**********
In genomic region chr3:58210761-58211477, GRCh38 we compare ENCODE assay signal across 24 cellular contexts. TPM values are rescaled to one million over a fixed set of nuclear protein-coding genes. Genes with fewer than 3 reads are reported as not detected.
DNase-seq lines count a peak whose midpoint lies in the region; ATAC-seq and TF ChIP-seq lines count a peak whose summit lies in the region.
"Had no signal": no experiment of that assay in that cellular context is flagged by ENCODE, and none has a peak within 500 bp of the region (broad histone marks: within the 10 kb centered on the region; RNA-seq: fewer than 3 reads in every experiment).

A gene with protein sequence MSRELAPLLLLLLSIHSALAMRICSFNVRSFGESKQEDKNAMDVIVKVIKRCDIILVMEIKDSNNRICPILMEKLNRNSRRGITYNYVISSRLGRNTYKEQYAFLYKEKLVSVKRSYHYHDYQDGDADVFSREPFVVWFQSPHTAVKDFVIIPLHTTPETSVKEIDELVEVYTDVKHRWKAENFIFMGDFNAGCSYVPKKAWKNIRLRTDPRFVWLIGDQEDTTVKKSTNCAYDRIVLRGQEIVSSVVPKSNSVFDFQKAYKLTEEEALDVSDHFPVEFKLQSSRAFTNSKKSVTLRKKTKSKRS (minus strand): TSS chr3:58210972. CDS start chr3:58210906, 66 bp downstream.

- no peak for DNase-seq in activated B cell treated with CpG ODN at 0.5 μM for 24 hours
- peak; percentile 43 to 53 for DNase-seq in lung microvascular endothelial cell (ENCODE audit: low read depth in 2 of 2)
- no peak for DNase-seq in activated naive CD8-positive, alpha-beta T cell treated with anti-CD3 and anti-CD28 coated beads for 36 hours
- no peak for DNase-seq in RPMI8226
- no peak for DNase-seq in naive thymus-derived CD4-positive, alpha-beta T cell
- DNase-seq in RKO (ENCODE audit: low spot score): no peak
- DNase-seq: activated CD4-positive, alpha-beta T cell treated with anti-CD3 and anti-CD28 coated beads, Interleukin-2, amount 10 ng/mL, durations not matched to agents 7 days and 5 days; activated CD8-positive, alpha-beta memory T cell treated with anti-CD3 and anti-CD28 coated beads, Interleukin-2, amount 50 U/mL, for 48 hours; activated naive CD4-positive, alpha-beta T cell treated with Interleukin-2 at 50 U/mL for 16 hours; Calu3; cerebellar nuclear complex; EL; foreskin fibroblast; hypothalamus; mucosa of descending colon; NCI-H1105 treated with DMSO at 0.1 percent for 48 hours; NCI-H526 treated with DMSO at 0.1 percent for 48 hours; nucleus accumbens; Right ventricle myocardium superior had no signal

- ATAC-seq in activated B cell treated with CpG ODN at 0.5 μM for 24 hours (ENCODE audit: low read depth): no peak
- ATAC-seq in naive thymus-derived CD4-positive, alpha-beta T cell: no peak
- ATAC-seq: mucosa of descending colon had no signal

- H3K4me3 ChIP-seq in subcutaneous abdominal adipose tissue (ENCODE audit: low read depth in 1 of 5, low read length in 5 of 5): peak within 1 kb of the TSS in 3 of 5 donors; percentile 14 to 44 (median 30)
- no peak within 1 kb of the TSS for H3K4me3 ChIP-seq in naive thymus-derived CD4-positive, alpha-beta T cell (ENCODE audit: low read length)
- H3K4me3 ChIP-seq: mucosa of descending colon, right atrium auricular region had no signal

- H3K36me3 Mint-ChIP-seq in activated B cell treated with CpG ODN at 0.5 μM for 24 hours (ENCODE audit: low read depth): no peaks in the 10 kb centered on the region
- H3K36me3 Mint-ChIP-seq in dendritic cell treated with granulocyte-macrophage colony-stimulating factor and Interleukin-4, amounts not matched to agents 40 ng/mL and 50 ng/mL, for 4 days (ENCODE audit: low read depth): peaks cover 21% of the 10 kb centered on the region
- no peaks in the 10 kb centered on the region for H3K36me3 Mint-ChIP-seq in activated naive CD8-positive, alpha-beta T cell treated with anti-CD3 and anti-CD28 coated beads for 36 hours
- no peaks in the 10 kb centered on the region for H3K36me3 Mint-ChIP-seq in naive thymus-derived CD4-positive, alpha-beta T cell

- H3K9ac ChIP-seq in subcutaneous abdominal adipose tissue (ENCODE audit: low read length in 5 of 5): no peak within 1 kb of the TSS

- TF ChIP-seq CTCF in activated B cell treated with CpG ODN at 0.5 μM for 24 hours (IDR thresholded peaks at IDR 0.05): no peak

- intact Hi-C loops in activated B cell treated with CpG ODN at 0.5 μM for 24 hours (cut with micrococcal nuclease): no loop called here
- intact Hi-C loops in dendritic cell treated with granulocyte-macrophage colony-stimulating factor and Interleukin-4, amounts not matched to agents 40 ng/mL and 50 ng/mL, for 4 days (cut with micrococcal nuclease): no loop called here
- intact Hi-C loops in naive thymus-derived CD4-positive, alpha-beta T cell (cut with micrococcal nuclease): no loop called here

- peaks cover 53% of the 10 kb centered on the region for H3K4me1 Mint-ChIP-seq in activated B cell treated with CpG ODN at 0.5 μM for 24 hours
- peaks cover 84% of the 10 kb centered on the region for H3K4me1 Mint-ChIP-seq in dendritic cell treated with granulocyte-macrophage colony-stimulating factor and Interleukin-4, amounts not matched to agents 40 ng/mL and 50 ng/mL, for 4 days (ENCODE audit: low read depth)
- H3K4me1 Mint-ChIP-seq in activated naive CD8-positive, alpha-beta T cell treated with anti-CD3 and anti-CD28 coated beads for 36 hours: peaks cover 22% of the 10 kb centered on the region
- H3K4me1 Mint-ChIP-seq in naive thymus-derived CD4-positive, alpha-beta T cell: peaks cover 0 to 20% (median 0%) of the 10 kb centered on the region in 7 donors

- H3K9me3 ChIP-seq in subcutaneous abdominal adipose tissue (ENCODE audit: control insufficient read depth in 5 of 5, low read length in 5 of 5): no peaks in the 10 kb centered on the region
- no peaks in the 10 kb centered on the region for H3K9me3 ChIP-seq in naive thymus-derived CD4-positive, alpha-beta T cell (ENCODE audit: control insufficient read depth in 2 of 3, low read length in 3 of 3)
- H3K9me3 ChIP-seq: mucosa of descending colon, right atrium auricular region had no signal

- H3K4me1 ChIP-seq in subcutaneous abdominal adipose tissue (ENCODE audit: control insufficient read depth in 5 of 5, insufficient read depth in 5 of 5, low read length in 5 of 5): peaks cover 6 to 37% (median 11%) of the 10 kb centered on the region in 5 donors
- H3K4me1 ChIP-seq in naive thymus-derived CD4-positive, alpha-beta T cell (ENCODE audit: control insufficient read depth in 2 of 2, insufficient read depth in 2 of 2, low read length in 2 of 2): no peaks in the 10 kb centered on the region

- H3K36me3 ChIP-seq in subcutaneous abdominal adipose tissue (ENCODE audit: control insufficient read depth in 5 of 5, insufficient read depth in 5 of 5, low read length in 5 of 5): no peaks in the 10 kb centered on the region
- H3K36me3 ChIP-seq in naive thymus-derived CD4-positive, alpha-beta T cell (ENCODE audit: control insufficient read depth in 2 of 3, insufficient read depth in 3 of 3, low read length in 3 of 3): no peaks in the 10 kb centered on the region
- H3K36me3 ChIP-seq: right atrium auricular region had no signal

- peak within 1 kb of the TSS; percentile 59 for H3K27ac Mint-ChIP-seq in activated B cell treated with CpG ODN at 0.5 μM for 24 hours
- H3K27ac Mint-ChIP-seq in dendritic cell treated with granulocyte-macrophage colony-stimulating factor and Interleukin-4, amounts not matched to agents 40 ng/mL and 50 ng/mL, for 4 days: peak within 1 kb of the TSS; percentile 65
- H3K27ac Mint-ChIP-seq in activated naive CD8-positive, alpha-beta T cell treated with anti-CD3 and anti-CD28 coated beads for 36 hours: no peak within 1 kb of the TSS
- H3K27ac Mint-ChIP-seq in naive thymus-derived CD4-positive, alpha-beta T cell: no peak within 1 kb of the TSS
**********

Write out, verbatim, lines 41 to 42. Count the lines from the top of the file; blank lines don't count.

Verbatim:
- H3K27ac Mint-ChIP-seq in activated naive CD8-positive, alpha-beta T cell treated with anti-CD3 and anti-CD28 coated beads for 36 hours: no peak within 1 kb of the TSS
- H3K27ac Mint-ChIP-seq in naive thymus-derived CD4-positive, alpha-beta T cell: no peak within 1 kb of the TSS